One Day at HCC

I grew up in a really white town. There is a large Latino population in the region, but segregation, though informal, is very considerable, and most Latinos lived in areas away from whites. Meaning I was usually one of two or three people of color in my class at school. There was a smattering of people of all races, other than white and Latino. For example, at my high school of 1400, I think there were about 8 “Asians,” including myself. (My brother told me yesterday that he has friends that refer to such places as “counting places”- towns or locations where you note the presence of every poc besides yourself. When my sister came to Austin recently, she would point out every desi person on the street even though I was like, dude, you are going to count over 100 desis in the next hour if you keep this up.)

Then I escaped and went to college on the west side and after that, I lived in Seattle, where there are definitely more people of color, but the character of the place can still be considered very “white.” This is not to downplay the histories of Natives, Black folks, Latinos or Asians in these places. Our history there is incredible, and our presence notable. There remain neighborhoods which are historically Black or Asian. But the overall character of the city, what it is known for, is shaped overwhelmingly by white bougie people.

I felt the difference immediately when I moved to Austin. Even though Austin is one of the whitest cities in Texas, I would sit on the bus and be surprised by the number of people of color. This, despite the fact that gentrification has reduced the number of black folks in the city by half over the last several years. I noticed how Chicano and Latino culture had shaped the overall culture. In the northwest, you would never look on a non-Latino restaurant menu and see Spanish words used, like queso. Queso would just be called cheese dip. I also observed racial segregation on UT’s campus in a way I never noticed on campuses in Washington. I rarely saw kids of different races socializing together, unless it was through a more lefty project, like the poc queer group on campus.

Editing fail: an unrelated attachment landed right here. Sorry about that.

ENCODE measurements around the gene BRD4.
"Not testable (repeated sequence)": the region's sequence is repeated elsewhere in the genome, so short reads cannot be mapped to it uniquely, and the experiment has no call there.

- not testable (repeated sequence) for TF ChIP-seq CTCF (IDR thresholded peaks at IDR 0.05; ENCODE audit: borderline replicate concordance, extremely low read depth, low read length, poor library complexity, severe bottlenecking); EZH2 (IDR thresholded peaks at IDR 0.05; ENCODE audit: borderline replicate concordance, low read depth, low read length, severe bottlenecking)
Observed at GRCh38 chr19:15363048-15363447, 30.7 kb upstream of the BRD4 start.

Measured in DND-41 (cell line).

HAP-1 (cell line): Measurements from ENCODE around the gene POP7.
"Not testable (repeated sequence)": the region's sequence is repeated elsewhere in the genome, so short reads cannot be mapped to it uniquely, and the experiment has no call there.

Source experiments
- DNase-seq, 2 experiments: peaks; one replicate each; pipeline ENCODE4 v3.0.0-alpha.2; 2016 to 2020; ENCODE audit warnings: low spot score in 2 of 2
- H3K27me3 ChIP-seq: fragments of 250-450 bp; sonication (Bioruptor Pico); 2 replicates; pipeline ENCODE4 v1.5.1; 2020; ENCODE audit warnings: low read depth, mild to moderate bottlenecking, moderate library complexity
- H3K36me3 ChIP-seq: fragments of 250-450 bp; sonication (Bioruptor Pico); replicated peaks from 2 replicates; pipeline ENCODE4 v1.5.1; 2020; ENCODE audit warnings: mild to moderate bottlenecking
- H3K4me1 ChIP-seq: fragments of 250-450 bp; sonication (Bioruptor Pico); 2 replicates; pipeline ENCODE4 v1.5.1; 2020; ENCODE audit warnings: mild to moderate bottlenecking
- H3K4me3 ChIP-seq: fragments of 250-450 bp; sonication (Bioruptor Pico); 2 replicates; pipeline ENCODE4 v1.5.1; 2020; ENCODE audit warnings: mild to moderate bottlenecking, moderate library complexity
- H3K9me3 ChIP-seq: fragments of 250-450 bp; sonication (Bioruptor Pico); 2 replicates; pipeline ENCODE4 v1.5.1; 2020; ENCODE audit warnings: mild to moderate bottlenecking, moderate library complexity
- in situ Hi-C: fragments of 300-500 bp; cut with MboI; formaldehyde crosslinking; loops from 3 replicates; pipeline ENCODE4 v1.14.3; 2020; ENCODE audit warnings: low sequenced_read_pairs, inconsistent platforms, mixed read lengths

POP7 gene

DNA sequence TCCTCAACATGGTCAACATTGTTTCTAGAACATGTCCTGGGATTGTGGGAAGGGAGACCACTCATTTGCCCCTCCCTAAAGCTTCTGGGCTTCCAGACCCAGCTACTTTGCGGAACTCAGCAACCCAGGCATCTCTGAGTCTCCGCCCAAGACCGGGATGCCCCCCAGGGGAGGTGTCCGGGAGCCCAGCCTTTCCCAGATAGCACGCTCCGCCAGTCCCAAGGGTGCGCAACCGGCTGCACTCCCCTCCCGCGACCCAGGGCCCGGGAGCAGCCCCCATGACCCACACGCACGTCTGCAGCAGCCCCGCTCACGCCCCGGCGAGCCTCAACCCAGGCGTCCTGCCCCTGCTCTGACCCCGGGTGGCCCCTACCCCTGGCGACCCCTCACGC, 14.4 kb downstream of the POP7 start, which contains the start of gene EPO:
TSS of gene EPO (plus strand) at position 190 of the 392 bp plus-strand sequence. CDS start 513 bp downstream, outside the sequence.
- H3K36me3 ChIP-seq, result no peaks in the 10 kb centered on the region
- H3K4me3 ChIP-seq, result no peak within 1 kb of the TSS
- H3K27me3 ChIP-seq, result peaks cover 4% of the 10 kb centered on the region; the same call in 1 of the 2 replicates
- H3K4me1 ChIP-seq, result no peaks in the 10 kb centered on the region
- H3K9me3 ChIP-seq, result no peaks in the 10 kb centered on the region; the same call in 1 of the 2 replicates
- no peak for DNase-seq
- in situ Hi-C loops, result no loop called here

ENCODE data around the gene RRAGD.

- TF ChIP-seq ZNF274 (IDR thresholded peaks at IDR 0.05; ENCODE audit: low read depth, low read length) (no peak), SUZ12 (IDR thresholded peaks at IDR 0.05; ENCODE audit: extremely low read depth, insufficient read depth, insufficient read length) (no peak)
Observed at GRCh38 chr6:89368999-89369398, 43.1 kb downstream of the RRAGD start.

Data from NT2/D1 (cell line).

Houston, now, is a whole nother story. It, like Texas as a whole, is majority poc. I go to the Whole Foods sometimes (because there’s no discount health food stores that I know of) and am shocked when its mostly pocs in there, too! I am happy in Houston, with the huge Little India and Little Saigon right next to each other in the SW, I feel at home.

But I dont think I am used to this majority poc thing yet, in a visceral way. I still get surprised in new situations by the number of pocs.

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What is actually happening in England?

This article by al-jazeera combats some of the propaganda of the bourgeois press about the London riots: these mindless youths, they’re violent and out of control, all we need are 30,000 cops to deal with them, but its a routine thing, no big deal.

Here’s an excerpt:

More broadly, any breakdown of civil order is inescapably political. Quite large numbers of mostly young people have decided that, on balance, they want to take to the streets and attack the forces of law and order, damage property or steal goods. Their motives may differ – they are bound to differ. But their actions can only be understood adequately in political terms. While the recklessness of adrenaline has something to do with what is happening, the willingness to act is something to be explained. We should perhaps ask them what they were thinking before reaching for phrases like “mindless violence”. We might actually learn something.